It's a question that's perplexing Golden State Warriors fans: Why did coach Don Nelson sit Baron Davis for the second half of a game the Warriors needed to win to stay alive in the Western Conference race -- a game Golden State lost, eliminating the team from the playoffs?
Nelson said the explanation was "real simple," according to the San Francisco Chronicle.
"He was having a bad game. He was terrible," Nelson said of Davis, according to the Chronicle. "He was the worst player on the floor, and I told him to take the second half off. He was 2-for-13, we were down 14 points. "I said, 'Hey, let's relax and play some young guys.'"
The Warriors, down 71-57 to the Suns at halftime on Monday, stormed back with a 38-19 third quarter to take the lead with Davis on the bench. But they could not hold on down the stretch as the Suns won 122-116, assuring there won't be a repeat of Golden State's stunning series win as a No. 8 seed in this year's playoffs.
Davis, for his part, has said very little about his benching in the second half. "Ain't your story" is all he said to reporters after the game, and in a blog entry on his Web site, he offered little more insight.
"I hate losing," Davis wrote. "I play this game to win, and it's even harder when I feel like I wasn't able to help my team do that."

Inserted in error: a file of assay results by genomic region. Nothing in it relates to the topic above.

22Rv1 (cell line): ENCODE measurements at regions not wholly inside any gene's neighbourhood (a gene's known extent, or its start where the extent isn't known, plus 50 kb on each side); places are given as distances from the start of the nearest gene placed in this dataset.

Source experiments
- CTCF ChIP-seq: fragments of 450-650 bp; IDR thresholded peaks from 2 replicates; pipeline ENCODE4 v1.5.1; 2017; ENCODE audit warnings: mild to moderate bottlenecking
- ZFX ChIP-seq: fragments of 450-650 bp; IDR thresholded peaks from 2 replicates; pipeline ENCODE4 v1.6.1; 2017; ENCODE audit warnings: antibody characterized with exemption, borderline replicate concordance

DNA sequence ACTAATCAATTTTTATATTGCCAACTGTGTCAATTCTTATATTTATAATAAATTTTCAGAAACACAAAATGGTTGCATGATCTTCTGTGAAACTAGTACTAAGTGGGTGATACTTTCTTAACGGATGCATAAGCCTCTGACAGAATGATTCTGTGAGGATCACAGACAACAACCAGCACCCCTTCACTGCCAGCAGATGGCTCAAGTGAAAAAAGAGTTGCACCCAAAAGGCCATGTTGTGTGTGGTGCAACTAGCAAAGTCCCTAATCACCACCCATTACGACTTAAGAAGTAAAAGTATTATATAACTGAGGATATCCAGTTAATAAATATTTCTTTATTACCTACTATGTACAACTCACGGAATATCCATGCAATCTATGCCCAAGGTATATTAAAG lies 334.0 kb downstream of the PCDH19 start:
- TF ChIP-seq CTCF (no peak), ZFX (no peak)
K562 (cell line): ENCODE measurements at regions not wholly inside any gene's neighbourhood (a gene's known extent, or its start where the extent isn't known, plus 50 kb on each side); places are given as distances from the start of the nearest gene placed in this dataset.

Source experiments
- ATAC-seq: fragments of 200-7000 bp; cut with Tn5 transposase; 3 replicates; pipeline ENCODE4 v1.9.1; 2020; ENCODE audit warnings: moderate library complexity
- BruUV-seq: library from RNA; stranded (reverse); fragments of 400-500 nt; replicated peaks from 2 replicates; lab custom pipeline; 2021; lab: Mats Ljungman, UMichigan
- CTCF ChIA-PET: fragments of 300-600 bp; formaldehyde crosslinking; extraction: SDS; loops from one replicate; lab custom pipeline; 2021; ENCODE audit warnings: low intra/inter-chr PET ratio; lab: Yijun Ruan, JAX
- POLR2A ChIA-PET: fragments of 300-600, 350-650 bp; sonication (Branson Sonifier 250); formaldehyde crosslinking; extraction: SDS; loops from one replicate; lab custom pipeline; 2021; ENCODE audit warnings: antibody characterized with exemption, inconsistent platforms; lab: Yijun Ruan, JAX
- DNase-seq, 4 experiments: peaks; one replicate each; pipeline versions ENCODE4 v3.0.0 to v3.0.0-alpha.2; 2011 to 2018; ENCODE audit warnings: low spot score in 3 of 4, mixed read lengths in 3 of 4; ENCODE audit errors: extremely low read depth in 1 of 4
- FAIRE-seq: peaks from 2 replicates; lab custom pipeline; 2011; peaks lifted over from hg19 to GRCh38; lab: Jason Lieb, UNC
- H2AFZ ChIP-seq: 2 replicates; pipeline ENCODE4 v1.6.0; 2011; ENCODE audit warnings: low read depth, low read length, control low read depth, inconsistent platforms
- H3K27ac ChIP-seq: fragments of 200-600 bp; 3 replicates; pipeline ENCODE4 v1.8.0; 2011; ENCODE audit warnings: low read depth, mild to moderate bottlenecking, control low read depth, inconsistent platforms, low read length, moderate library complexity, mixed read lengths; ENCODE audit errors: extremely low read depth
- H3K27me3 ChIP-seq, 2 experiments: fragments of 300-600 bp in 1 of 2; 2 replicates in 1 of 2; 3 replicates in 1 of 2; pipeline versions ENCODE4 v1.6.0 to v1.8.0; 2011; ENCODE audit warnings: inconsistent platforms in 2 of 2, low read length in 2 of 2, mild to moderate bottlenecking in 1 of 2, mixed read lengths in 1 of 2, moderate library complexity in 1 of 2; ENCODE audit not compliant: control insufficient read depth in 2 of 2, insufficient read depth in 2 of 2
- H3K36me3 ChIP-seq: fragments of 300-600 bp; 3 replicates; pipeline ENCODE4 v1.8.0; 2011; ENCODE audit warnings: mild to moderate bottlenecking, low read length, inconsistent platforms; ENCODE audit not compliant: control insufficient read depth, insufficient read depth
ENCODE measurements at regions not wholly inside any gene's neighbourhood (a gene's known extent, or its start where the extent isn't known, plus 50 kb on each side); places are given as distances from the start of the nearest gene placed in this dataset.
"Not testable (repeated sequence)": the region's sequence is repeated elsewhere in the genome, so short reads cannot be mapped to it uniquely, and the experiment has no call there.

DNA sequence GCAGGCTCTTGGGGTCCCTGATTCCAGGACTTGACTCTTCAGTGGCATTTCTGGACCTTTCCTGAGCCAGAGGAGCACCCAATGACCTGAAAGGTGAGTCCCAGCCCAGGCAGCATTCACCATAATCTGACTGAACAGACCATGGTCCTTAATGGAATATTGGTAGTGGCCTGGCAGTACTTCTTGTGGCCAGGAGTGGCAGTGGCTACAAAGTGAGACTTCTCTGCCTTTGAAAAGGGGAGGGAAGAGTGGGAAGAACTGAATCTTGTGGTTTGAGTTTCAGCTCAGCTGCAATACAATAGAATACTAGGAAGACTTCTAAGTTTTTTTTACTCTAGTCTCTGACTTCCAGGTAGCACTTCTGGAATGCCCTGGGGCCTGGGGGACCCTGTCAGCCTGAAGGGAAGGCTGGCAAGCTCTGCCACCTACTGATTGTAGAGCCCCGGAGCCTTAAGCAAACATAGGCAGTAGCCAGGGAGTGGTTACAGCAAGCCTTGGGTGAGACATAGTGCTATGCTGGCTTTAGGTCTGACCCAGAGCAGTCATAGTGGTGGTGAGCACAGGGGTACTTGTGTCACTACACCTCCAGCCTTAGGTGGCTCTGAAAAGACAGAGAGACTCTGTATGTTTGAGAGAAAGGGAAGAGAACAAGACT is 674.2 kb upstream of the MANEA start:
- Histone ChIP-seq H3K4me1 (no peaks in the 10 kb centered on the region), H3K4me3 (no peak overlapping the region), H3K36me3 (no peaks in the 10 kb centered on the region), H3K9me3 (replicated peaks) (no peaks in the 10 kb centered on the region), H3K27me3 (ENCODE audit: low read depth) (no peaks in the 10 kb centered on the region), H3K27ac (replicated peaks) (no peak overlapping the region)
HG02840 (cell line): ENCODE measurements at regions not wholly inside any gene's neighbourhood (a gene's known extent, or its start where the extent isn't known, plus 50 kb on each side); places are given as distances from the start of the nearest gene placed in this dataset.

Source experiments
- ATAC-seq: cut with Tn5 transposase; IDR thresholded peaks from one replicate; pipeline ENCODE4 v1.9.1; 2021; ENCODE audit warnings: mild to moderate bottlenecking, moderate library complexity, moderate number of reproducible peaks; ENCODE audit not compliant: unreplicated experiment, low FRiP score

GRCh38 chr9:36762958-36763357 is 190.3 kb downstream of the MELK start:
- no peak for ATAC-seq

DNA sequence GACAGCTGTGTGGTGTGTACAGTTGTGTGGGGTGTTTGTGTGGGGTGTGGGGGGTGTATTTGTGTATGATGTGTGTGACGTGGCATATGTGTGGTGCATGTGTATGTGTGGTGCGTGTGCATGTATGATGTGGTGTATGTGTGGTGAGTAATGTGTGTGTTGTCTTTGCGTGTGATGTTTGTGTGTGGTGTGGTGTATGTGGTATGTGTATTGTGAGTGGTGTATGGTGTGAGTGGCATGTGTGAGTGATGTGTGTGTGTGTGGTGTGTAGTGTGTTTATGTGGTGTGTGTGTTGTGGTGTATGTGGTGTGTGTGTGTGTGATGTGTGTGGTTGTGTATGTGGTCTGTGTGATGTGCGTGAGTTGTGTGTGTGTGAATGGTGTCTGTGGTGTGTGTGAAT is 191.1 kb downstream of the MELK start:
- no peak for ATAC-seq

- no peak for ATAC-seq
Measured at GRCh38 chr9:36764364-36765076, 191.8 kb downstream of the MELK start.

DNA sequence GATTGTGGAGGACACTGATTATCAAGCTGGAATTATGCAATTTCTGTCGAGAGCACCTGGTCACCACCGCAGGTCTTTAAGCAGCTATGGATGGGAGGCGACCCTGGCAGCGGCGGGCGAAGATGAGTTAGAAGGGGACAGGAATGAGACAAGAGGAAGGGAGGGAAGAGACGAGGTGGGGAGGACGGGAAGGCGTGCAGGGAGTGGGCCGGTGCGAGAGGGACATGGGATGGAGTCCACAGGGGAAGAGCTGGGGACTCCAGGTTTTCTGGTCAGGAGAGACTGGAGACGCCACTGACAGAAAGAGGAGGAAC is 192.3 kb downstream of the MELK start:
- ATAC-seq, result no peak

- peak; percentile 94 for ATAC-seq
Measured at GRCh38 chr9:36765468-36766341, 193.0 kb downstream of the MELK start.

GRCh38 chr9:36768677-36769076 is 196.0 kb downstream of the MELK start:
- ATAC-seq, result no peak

But Nelson said there's not a personal rift between himself and Davis, despite the benching.
"There's no problem between Baron and [me]," Nelson said, according to the report. "He's probably upset because he played terrible."
Davis' agent, however, is still looking for answers.
"The same questions that you have are the same questions that I have," Ramasar said Tuesday, according to the Chronicle."Why wasn't Baron on the floor? Was there an injury, argument, questions, whatever? I've asked the same things.
"There was no injury. Nothing was said. It was a coach's decision, which is odd ... with so much that hinged on [Monday] night's game," he said, according to the report. "Obviously, [Baron] wanted to be in there playing. He's asking himself why he wasn't in the game. But it was a coach's decision."
Davis can opt out of the final year of his contract, which would pay him $17.2 million. But Ramasar said that is unlikely, because there are no teams with enough salary cap room to pay Davis that kind of money.